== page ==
Denuclearization: A Door Left Open in North Korea

In crossing the Demilitarized Zone in Panmunjom with Kim Jong Un on June 30, Donald Trump became the first sitting American president to set foot in North Korea. The event is undeniably historic, symbolic. That doesn’t change the fact that these two like to put on a show and that, after all is said and done, the adoration that they pretend to have for one another is nothing more than a healthy dose of tenuous appeasement, lacking any concrete results on the issue of denuclearization.

All the same, there is still room to be cautiously optimistic about their recent warm handshake. The symbolism is strong, because American presidents who have visited the DMZ before Trump have never done so in a spirit of reconciliation. Even though his approach to foreign policy is, on the whole, anything but nuanced — the man blows hot and cold in an exaggerated fashion — it is possible that Trump will begin to recognize that, in addressing the tenuous relationship with North Korea, small steps are useful in achieving diplomatic goals. And, hopefully, he will apply that same knowledge to his relationship with Iran.

None of this might have happened without the patient and diligent mediation of South Korean President Moon Jae-in, elected in 2017, with the goal of sustainably pacifying inter-Korean relations, which have remained frigid for most of the last 70 years. Moon is a valued player and intermediary in this matter. It may be that the latter, encouraging Trump to meet his North Korean counterpart on June 30, told him that after Xi Jinping’s visit to Pyongyang less than two weeks ago — the first of a Chinese president to North Korea in 14 years — it would be a good idea to go say “Hello!” to Kim, to counter the influence of Beijing. In this case, Kim and his totalitarian regime once again proved that, courted from one side or the other, they could still manage to play the United States against China.

Yet, after last month’s Hanoi summit failure, which ended abruptly without any breakthrough, the June 30 mini-summit resulted in Trump’s announcement that talks between the two countries will end soon and then resume “within two to three weeks.”

Resuming the dialogue? But on what terms? The U.S. has never deviated so far from its position of demanding, first and foremost, a “complete, verifiable and irreversible denuclearization” of the Democratic People’s Republic of Korea, a condition that many experts have viewed as totally unrealistic, given the progress made by North Korea to acquire nuclear weapons.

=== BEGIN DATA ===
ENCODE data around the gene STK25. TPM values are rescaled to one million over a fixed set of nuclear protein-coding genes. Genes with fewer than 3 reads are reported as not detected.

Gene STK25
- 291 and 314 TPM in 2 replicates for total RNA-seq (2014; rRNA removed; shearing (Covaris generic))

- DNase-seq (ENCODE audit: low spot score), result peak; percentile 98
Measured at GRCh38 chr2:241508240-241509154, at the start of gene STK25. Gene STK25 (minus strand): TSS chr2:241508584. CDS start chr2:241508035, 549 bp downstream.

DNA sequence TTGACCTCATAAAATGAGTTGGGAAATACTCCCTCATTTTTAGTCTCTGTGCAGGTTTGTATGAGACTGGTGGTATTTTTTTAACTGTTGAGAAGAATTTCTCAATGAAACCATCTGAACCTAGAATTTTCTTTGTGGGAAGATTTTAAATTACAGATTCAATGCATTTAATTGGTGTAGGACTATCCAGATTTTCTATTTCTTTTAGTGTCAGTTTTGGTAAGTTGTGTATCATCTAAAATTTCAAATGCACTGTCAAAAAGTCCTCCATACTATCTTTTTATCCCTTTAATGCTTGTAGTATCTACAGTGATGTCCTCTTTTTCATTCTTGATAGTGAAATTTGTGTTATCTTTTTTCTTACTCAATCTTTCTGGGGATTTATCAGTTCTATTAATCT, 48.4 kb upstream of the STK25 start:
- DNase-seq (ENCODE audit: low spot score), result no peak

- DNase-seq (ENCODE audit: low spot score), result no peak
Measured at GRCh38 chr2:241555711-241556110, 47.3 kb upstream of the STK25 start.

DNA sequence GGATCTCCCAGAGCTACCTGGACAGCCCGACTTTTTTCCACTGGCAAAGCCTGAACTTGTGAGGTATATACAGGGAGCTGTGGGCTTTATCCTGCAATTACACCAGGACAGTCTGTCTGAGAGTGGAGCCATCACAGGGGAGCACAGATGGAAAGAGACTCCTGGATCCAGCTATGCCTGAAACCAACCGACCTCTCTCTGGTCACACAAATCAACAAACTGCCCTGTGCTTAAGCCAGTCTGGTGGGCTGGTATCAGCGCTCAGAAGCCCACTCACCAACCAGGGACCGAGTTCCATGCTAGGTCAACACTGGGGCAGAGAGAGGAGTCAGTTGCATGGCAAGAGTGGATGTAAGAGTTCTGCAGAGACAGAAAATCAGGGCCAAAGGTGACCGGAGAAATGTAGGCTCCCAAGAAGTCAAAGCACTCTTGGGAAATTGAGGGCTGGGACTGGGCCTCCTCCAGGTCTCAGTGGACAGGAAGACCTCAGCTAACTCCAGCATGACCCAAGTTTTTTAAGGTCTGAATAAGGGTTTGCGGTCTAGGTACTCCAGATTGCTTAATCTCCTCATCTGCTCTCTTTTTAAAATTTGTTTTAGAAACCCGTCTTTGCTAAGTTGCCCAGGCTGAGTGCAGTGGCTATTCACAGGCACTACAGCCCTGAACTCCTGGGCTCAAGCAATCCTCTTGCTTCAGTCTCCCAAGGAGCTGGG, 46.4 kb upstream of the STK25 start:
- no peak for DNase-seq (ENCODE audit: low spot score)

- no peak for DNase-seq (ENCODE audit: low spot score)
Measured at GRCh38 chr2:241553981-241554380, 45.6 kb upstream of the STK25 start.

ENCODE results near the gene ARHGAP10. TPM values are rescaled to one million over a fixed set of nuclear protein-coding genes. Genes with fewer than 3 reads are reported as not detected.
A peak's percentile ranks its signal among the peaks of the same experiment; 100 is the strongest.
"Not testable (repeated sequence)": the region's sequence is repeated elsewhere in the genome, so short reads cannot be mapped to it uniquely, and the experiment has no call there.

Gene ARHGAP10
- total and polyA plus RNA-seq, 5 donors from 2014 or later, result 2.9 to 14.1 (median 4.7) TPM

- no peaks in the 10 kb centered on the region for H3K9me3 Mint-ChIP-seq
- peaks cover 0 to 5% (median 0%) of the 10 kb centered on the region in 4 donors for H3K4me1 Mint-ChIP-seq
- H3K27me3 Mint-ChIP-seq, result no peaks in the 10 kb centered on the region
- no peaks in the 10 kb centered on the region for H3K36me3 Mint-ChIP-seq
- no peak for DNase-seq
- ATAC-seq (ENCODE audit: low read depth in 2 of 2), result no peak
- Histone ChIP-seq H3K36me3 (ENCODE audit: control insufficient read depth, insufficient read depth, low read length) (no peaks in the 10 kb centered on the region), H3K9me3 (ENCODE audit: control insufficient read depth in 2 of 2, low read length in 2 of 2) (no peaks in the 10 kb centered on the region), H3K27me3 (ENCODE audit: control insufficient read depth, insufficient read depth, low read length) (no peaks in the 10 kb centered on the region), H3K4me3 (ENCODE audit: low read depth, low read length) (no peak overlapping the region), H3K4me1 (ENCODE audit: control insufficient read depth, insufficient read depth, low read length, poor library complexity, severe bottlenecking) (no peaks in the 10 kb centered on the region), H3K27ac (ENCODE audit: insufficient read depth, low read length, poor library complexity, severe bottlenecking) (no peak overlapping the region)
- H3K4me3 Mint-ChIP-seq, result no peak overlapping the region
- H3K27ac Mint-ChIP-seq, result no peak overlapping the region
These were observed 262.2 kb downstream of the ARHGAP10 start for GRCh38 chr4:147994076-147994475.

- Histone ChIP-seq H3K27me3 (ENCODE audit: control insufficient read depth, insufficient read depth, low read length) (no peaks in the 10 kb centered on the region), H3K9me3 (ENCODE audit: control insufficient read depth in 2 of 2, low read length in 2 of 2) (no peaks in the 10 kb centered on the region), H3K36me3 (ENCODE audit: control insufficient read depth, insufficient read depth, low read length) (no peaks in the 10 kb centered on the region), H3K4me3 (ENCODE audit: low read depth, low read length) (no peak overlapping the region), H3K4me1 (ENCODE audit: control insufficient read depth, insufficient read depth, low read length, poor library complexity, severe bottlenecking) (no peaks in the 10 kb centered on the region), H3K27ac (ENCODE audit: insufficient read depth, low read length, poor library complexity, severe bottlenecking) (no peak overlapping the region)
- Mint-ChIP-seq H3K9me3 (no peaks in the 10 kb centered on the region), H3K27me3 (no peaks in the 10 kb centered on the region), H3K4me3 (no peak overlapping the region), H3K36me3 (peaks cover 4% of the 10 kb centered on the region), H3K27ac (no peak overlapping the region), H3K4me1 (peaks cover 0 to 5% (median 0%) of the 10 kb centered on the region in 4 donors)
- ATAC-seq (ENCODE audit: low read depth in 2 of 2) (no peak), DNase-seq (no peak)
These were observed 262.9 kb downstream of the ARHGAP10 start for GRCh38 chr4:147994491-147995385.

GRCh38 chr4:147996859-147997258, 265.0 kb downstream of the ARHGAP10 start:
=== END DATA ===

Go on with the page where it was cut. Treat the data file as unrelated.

This demand led to the abrupt end of the summit in Hanoi because, in order to suspend its nuclear and ballistic tests, Pyongyang wanted concessions from Washington that did not come.

However, the U.S. is showing signs of easing, which would serve the interests of Kim, leader of a regime with an extremely repressive nature which obviously does not bother the U.S. president’s conscience.

On June 30, Trump’s silence on the “complete” denuclearization requirement was therefore eloquent; while at a press conference in Seoul, U.S. Special Representative for North Korea Stephen Biegun reported a resumption of dialogue based on the idea of ”simultaneous and parallel progress.” The formula is general, but it backs up The New York Times’ report that the U.S. government is considering, in exchange for a freeze on the North Korean nuclear program, an easing of the harsh sanctions that strangle the small country of 25 million people, who are struggling with its worst harvest in 10 years.

This means that the idea is making its way to Washington from a more realistic approach, much to the chagrin of the president’s hawkish National Security Advisor John Bolton. A door has been opened.

But will it remain that way?

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